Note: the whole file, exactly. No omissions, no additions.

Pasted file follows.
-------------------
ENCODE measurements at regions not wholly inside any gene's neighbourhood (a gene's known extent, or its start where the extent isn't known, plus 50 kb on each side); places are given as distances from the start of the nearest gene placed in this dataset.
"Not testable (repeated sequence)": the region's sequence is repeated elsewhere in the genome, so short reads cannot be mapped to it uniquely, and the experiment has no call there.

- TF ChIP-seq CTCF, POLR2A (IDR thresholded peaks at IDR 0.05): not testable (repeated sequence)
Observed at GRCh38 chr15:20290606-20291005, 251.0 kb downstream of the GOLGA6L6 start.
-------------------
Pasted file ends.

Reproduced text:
ENCODE measurements at regions not wholly inside any gene's neighbourhood (a gene's known extent, or its start where the extent isn't known, plus 50 kb on each side); places are given as distances from the start of the nearest gene placed in this dataset.
"Not testable (repeated sequence)": the region's sequence is repeated elsewhere in the genome, so short reads cannot be mapped to it uniquely, and the experiment has no call there.

- TF ChIP-seq CTCF, POLR2A (IDR thresholded peaks at IDR 0.05): not testable (repeated sequence)
Observed at GRCh38 chr15:20290606-20291005, 251.0 kb downstream of the GOLGA6L6 start.